The best, and only, book I’ve written to date is See My Breath Dance Ghostly, a collection of 14 weird and unsettling short stories. It features uncanny encounters, strange transformations, freaky cryptids, and undead kittens. Some of the stories are horror, others are weird fiction, a few are surreal and dreamlike. I hope it will appeal to fans of David Lynch, Thomas Ligotti, and Daisy Johnson.


I wrote a short story called Long on Words, Short on Ideas or The Ecstasy of Saint Romuald of Ravenna and the Perfect Paralysis Wrought by Man’s Infinite Capacity for Recursive Thought which was pretty much deliberately bad. It’s a self-referential story about a pretentious writer trying, and failing, to write a story filled with profound insight into the human condition. It’s definitely not autobiographical. Nope.  Definitely not me. Nosiree!


I don’t think Inland Empire by David Lynch gets enough love. Yes, it’s sprawling and messy and self-indulgent, but it’s also atmospheric, unsettling, creatively audacious, and features on of the all-time great performances by Laura Dern. Oh, and it incorporates elements of Lynch’s short film series Rabbits, which has been used by psychologists to instill a sense of existential dread in subjects as part of an academic study. How many films can say that?


I don’t hear many people raving about Robert Aikman’s stories. I only discovered him a few years ago myself, but he wrote dozens of amazing short stories in his lifetime, which are an absolute masterclass in low-key atmosphere, and quietly uncanny events. The Stains is a classic of weird fiction, and The Hospice is a completely unique and unsettling reading experience.


I read The Amityville Horror when I was a teenager and the fact that it purported to be a factual account, based on true events, meant that it got under my skin in a way that no other book ever had.

I remember being genuinely unsettled by it, struggling to get to sleep after reading it – but simultaneously fascinated and unable to put it down. Nothing since has ever scared me like that.


I hope to pull together another collection of short stories in the future, but for right now, I have a forthcoming publication in a new horror magazine called The Deeps – which I think will be one to watch.


Mathew Gostelow’s short story collection See My Breath Dance Ghostly features 14 strange tales and is available now:

See My Breath Dance Ghostly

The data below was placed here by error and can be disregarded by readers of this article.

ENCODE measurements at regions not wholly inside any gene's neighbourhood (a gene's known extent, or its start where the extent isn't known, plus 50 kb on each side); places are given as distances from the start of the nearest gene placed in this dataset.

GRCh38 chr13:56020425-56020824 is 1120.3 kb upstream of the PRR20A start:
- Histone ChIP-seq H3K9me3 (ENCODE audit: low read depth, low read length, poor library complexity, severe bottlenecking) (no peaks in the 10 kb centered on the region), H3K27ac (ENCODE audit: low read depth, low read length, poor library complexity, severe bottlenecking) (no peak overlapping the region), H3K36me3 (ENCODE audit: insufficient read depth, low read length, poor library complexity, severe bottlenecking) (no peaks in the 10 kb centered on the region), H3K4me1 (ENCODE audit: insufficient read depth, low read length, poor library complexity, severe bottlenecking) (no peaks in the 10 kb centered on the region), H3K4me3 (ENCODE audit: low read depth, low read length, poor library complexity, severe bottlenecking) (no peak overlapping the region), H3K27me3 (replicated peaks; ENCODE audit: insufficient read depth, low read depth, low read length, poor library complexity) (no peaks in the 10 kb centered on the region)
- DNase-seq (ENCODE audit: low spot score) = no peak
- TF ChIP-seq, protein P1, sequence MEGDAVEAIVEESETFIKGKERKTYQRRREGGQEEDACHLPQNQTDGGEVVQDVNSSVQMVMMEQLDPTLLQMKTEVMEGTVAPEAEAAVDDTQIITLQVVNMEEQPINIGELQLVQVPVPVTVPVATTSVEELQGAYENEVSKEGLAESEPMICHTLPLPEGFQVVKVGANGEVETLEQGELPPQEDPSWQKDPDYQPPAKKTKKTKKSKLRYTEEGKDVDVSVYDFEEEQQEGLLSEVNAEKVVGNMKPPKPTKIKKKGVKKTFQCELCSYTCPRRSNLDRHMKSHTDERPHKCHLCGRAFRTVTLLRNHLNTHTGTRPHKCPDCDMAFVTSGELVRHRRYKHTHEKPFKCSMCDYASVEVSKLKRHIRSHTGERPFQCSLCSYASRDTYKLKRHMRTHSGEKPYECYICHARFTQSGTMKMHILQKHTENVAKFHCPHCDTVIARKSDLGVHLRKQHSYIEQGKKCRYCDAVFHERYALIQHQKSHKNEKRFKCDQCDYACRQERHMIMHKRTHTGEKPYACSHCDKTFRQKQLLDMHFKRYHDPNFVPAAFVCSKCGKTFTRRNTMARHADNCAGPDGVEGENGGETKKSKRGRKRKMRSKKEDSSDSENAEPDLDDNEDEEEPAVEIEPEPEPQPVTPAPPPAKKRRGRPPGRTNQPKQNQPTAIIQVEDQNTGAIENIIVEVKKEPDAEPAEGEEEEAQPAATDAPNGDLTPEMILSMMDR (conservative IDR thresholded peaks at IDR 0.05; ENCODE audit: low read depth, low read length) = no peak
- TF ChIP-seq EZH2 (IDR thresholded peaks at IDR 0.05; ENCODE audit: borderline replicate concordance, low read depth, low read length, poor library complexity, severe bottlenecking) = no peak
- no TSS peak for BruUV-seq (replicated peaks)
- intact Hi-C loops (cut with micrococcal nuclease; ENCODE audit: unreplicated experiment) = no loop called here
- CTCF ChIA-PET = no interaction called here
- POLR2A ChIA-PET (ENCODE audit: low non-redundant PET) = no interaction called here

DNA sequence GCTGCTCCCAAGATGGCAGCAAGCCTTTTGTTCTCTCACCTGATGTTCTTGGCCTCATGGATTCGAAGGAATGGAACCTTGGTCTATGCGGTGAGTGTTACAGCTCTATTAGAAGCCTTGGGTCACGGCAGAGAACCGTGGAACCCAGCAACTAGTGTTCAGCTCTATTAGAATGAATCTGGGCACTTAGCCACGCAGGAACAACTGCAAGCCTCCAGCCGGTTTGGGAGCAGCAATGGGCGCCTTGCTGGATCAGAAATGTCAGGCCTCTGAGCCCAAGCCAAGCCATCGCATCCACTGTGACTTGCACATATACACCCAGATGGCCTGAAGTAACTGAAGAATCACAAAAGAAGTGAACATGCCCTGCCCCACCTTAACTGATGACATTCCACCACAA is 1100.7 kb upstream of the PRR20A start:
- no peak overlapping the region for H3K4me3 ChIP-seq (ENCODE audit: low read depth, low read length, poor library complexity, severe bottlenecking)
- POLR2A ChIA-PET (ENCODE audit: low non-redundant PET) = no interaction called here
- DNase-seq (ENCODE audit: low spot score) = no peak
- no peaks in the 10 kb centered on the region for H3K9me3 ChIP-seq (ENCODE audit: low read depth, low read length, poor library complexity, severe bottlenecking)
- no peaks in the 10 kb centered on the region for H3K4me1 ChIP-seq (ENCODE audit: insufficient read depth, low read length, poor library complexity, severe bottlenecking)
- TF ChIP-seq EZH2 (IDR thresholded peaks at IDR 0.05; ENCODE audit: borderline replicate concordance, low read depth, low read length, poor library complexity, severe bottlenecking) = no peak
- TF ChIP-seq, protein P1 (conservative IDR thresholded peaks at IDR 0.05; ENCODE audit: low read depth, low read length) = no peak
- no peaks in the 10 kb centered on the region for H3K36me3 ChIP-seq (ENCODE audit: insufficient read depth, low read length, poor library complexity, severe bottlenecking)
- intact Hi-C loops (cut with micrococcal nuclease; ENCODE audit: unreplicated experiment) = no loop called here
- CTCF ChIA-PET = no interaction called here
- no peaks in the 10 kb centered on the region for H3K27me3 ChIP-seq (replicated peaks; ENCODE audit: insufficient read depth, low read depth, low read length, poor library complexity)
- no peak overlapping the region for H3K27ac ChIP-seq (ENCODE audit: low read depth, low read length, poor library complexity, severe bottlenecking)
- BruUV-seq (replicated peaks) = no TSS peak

See My Breath Dance Ghostly

‘See My Breath Dance Ghostly’ will take you from dilapidated stairwells and run-down motel rooms to dark woods and ferocious oceans, through tales of terrifying transformations and strange encounters. Each story unravels a different shade of darkness, gripping your senses and refusing to let go.

Within these pages radios crackle with strange voices, children’s stories hide dark secrets, undead kittens prowl, and ancient words catch like thorns in your throat, revealing paths of dark magic.

Mathew Gostelow’s remarkable mastery of atmosphere and unease will leave you breathless, yearning for more.

“This collection binds the everyday and the uncanny together, to spellbinding effect. These stories of dreams and visions, spectres and visitations, are endlessly inventive, shot through with heart, and linger in the mind long after you have read them.”

Katy Naylor, Editor of the voidspace, author of ‘Postcards from Ragnarok’.

“Mathew Gostelow crafts fiction with boundless originality, his style and phrasing nothing short of unsung mastery. These stories glint in the darkness, a broiling, intoxicating blend of cinematic scope and twisty folklore, leaving the reader teetering on the edge of suspense.”

Oak Ayling, author of ‘With Love from the Curator’, Editor in Chief of Spare Parts Literary.

Mathew Gostelow

Mathew Gostelow (he/him) is a dad, husband, and writer, living in Birmingham, UK. Some days he wakes early and writes strange tales. If you catch him staring into space, he is either thinking about Twin Peaks or cooked breakfasts. His first short story collection “See My Breath Dance Ghostly” is available now, published by Alien Buddha. Mat was nominated for the Pushcart Prize by Spare Parts Lit in 2022 and longlisted for the Welkin Prize in 2023. You can find him on Twitter: @MatGost